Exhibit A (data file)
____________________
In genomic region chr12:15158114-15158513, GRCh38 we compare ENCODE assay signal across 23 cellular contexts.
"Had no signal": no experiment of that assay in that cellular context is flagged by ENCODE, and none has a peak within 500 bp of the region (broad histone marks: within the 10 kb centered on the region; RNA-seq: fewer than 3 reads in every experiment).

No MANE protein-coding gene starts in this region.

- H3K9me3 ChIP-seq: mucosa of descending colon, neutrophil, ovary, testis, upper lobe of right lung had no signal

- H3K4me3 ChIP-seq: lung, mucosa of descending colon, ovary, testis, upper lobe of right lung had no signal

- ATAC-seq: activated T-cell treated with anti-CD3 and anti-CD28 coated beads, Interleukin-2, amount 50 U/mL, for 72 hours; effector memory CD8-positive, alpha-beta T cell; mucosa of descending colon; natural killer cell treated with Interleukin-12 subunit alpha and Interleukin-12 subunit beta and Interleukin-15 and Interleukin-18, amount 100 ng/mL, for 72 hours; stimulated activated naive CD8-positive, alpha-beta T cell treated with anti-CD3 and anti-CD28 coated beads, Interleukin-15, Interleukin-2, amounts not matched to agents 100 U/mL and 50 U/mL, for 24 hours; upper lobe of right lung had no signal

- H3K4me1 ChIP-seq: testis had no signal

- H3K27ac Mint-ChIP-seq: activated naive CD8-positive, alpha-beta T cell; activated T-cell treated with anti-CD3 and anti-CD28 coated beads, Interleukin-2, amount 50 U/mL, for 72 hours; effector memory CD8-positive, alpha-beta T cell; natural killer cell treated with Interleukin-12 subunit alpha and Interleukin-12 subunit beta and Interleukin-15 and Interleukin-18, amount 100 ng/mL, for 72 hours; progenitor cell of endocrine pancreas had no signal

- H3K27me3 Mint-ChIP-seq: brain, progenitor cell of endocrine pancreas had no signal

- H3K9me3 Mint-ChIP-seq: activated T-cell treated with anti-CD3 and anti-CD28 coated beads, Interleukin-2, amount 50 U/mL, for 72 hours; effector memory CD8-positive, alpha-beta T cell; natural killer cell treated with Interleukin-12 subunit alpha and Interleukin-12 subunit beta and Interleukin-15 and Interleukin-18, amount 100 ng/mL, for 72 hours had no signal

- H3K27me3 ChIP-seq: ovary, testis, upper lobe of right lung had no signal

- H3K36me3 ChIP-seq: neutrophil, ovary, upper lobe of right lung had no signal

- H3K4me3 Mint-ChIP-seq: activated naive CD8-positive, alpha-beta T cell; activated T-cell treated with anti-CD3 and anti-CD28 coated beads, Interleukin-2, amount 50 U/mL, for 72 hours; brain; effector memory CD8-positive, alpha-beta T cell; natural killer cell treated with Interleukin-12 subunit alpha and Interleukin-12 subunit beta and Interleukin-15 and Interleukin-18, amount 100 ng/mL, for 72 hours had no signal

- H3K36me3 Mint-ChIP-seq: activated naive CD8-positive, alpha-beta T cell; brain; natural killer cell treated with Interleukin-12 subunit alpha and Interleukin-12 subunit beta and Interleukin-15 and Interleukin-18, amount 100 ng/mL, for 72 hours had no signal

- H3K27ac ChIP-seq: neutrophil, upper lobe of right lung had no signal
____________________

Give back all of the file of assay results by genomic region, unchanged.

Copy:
In genomic region chr12:15158114-15158513, GRCh38 we compare ENCODE assay signal across 23 cellular contexts.
"Had no signal": no experiment of that assay in that cellular context is flagged by ENCODE, and none has a peak within 500 bp of the region (broad histone marks: within the 10 kb centered on the region; RNA-seq: fewer than 3 reads in every experiment).

No MANE protein-coding gene starts in this region.

- H3K9me3 ChIP-seq: mucosa of descending colon, neutrophil, ovary, testis, upper lobe of right lung had no signal

- H3K4me3 ChIP-seq: lung, mucosa of descending colon, ovary, testis, upper lobe of right lung had no signal

- ATAC-seq: activated T-cell treated with anti-CD3 and anti-CD28 coated beads, Interleukin-2, amount 50 U/mL, for 72 hours; effector memory CD8-positive, alpha-beta T cell; mucosa of descending colon; natural killer cell treated with Interleukin-12 subunit alpha and Interleukin-12 subunit beta and Interleukin-15 and Interleukin-18, amount 100 ng/mL, for 72 hours; stimulated activated naive CD8-positive, alpha-beta T cell treated with anti-CD3 and anti-CD28 coated beads, Interleukin-15, Interleukin-2, amounts not matched to agents 100 U/mL and 50 U/mL, for 24 hours; upper lobe of right lung had no signal

- H3K4me1 ChIP-seq: testis had no signal

- H3K27ac Mint-ChIP-seq: activated naive CD8-positive, alpha-beta T cell; activated T-cell treated with anti-CD3 and anti-CD28 coated beads, Interleukin-2, amount 50 U/mL, for 72 hours; effector memory CD8-positive, alpha-beta T cell; natural killer cell treated with Interleukin-12 subunit alpha and Interleukin-12 subunit beta and Interleukin-15 and Interleukin-18, amount 100 ng/mL, for 72 hours; progenitor cell of endocrine pancreas had no signal

- H3K27me3 Mint-ChIP-seq: brain, progenitor cell of endocrine pancreas had no signal

- H3K9me3 Mint-ChIP-seq: activated T-cell treated with anti-CD3 and anti-CD28 coated beads, Interleukin-2, amount 50 U/mL, for 72 hours; effector memory CD8-positive, alpha-beta T cell; natural killer cell treated with Interleukin-12 subunit alpha and Interleukin-12 subunit beta and Interleukin-15 and Interleukin-18, amount 100 ng/mL, for 72 hours had no signal

- H3K27me3 ChIP-seq: ovary, testis, upper lobe of right lung had no signal

- H3K36me3 ChIP-seq: neutrophil, ovary, upper lobe of right lung had no signal

- H3K4me3 Mint-ChIP-seq: activated naive CD8-positive, alpha-beta T cell; activated T-cell treated with anti-CD3 and anti-CD28 coated beads, Interleukin-2, amount 50 U/mL, for 72 hours; brain; effector memory CD8-positive, alpha-beta T cell; natural killer cell treated with Interleukin-12 subunit alpha and Interleukin-12 subunit beta and Interleukin-15 and Interleukin-18, amount 100 ng/mL, for 72 hours had no signal

- H3K36me3 Mint-ChIP-seq: activated naive CD8-positive, alpha-beta T cell; brain; natural killer cell treated with Interleukin-12 subunit alpha and Interleukin-12 subunit beta and Interleukin-15 and Interleukin-18, amount 100 ng/mL, for 72 hours had no signal

- H3K27ac ChIP-seq: neutrophil, upper lobe of right lung had no signal